If you feel that you do not have an option except to file for bankruptcy, you will need to understand the steps to take during this process. The first thing you need to do is determine which type of bankruptcy will work best for you and prepare the necessary documents. While navigating the bankruptcy process will differ somewhat depending on which type you file, the initial petition and filing will likely look very similar.
You will need to provide your financial documents to the courts, as well. The process will then likely continue with a creditor’s meeting and various hearings while the court reviews your petition. Hiring an attorney from our firm can help you navigate the steps for filing personal bankruptcy in North Carolina and avoid any potential complications.
In This Article
- Understanding Your Options for Personal Bankruptcy in North Carolina
- How to Petition for Bankruptcy in North Carolina
- What Happens with My Debts During the Bankruptcy Proceedings?
- A Bankruptcy Attorney Will Guide You Through the Process
- Reach Out to Farmer & Morris Law, PLLC, About Your Bankruptcy Today
Understanding Your Options for Personal Bankruptcy in North Carolina
There are several options for filing bankruptcy as an individual or family in North Carolina. This includes:
- Chapter 7
- Chapter 11 reorganization bankruptcy
- Chapter 12 for family farmers
- Chapter 13
You may want to discuss the options that best fit your needs with a bankruptcy attorney from our North Carolina law firm. We explore each of these options a bit further below.
Chapter 7 bankruptcy is the most commonly filed type for individuals and couples. It liquidates your non-exempt assets and discharges your debts. Most people can retain most – if not all – of their assets through this process.
Chapter 11 is most commonly used by companies who require a more in-depth restructuring and reorganization than Chapter 13 offers. However, it is available to qualifying individuals, as well.
Chapter 12 bankruptcy helps family farmers reorganize their assets and create a repayment plan while retaining their personal property, farmland, tools, and other business assets.
Many individuals considering bankruptcy compare Chapter 13 and Chapter 7. Chapter 13 may be the best option for those with non-exempt assets they do not want to lose during Chapter 7 bankruptcy. This type of petition creates a payment plan for you and a budget you will need to follow until you complete the program.
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How to Petition for Bankruptcy in North Carolina
You will need to complete the Voluntary Petition for Individuals Filing for Bankruptcy provided by the U.S. Courts. This petition is, at its most basic, a long application for bankruptcy.
You will need to provide a wealth of information to the courts, as well as many financial documents. This could take a while to compile and complete. Some information required includes:
- Your name
- Any previous names, such as your maiden name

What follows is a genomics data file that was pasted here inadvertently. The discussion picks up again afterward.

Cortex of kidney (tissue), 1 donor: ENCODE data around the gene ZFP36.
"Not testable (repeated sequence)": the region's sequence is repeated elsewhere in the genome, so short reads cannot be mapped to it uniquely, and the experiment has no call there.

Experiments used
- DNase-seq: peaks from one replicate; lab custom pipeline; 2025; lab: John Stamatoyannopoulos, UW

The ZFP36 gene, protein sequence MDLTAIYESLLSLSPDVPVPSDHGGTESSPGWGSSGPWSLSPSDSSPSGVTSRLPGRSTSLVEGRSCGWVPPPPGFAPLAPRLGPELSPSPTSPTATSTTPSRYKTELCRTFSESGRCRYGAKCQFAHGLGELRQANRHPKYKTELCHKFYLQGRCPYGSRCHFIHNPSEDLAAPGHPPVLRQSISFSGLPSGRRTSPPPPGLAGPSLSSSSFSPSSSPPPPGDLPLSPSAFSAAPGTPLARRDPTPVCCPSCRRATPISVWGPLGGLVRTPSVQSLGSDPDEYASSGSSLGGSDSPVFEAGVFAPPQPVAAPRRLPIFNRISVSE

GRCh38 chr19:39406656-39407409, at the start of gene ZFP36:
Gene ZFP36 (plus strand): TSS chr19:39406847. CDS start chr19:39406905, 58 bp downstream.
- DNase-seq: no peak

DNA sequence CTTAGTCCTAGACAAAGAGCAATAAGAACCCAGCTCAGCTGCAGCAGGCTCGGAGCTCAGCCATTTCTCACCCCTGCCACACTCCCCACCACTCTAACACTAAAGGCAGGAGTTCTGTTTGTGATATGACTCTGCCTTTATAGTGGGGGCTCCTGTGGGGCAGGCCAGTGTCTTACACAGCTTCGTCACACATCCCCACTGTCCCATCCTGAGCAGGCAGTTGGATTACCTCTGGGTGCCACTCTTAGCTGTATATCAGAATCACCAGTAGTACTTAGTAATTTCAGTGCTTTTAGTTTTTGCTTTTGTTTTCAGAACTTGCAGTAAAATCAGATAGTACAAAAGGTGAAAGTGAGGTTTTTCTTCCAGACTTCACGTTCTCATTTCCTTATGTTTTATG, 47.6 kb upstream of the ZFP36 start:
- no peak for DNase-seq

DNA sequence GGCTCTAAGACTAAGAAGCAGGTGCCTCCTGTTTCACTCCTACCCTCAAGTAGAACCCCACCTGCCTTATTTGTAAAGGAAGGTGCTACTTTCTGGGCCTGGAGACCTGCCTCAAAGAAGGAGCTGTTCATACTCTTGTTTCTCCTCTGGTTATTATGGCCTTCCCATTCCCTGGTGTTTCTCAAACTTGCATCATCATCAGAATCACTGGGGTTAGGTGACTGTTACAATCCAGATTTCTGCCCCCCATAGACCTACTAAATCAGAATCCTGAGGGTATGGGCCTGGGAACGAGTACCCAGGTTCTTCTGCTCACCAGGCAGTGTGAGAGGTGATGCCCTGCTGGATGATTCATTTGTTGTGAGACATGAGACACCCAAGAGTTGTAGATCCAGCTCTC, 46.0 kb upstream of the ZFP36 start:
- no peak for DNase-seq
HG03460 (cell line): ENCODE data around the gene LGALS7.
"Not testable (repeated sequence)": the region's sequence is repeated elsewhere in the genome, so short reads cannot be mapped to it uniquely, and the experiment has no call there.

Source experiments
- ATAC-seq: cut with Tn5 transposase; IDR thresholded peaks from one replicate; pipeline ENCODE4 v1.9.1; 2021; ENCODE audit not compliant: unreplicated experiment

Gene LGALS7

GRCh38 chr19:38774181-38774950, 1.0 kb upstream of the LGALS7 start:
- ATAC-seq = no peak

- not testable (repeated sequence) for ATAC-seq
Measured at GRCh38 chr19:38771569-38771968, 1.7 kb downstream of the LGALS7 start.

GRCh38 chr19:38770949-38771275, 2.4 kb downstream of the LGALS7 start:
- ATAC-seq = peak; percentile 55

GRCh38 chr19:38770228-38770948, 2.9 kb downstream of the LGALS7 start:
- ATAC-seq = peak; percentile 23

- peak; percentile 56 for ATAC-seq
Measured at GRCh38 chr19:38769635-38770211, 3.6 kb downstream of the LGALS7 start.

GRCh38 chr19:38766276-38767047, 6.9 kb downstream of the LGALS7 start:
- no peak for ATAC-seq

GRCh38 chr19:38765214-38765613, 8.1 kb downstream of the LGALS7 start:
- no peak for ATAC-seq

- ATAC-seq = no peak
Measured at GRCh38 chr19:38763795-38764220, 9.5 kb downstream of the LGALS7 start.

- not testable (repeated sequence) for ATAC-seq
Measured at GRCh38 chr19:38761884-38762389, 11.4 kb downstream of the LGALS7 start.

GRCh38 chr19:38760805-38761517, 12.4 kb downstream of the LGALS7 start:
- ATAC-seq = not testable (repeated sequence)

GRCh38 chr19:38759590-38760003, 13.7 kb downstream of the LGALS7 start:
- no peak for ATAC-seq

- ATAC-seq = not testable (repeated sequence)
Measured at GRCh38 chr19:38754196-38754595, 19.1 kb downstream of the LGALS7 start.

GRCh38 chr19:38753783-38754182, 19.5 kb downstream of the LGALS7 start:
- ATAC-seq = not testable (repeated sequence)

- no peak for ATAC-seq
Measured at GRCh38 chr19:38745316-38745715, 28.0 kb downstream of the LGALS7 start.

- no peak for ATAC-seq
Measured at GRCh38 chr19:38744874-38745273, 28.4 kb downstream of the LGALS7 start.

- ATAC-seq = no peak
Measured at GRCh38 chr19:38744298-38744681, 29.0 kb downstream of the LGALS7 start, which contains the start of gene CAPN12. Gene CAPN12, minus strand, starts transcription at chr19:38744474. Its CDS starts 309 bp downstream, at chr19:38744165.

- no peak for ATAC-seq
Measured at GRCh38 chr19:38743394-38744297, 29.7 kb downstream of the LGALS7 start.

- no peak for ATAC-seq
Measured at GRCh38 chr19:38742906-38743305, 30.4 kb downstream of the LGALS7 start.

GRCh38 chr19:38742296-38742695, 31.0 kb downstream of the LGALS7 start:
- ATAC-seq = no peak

- Any business name or DBA
- Your home address and previous home addresses
- Whether you have a previous bankruptcy
- Whether you have anyone else – such as a spouse or business partner – also filing
- Whether you rent or own, and if you are current on payments
- If you own your own business or are a sole proprietor
- A list of your debts and assets, including exempt and non-exempt debts
- If you have non-exempt property that your bankruptcy trustee will need to sell
- The number of creditors you have
- The amount of debt you owe each creditor
- Your monthly income and expenses
Once you complete and submit the petition, the court will take over. Depending on the type of filing, the judge will evaluate:
- Whether you can erase debt and keep property; or
- How you can afford to reorganize your debt and pay your creditors over time.
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What Happens with My Debts During the Bankruptcy Proceedings?
After you file your bankruptcy petition, the court will automatically place a stay on your accounts. This should stop creditors from calling you or trying to collect on your debts. They will need the court’s permission before moving forward with their collections, which they may receive following a meeting of creditors that will occur later on.
The court will also appoint a trustee to oversee and administer your bankruptcy following your initial filing. The trustee will then fill you in on what to do next. This will likely include providing documents to support your petition and working with them to learn more about your debts and assets.
A Bankruptcy Attorney Will Guide You Through the Process
Not only will a lawyer from our team help you decide the best type of bankruptcy for your family, but we will also help you:
- Prepare and file your petition
- Gather necessary documents
- Answer questions about your debts, assets, or the process
- Help you understand your best options for protecting assets
- Represent you to the trustee, creditors, and others
Our bankruptcy attorneys understand the ins and outs of North Carolina law, as well as the federal bankruptcy laws. Your lawyer will work with you to meet your goals, such as protecting your vehicle or keeping your home.
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Reach Out to Farmer & Morris Law, PLLC, About Your Bankruptcy Today
At Farmer & Morris Law, PLLC, our team can help you understand if bankruptcy is the best choice for you and your family. When you hire us to represent you, we can weigh your options and provide answers to the questions you have about the process of filing bankruptcy.
We serve clients throughout North Carolina, including Rutherfordton, Morganton, and Shelby. Call (828) 286-3866 now to learn more about our services and how we may be able to help you through this challenging and stressful time.
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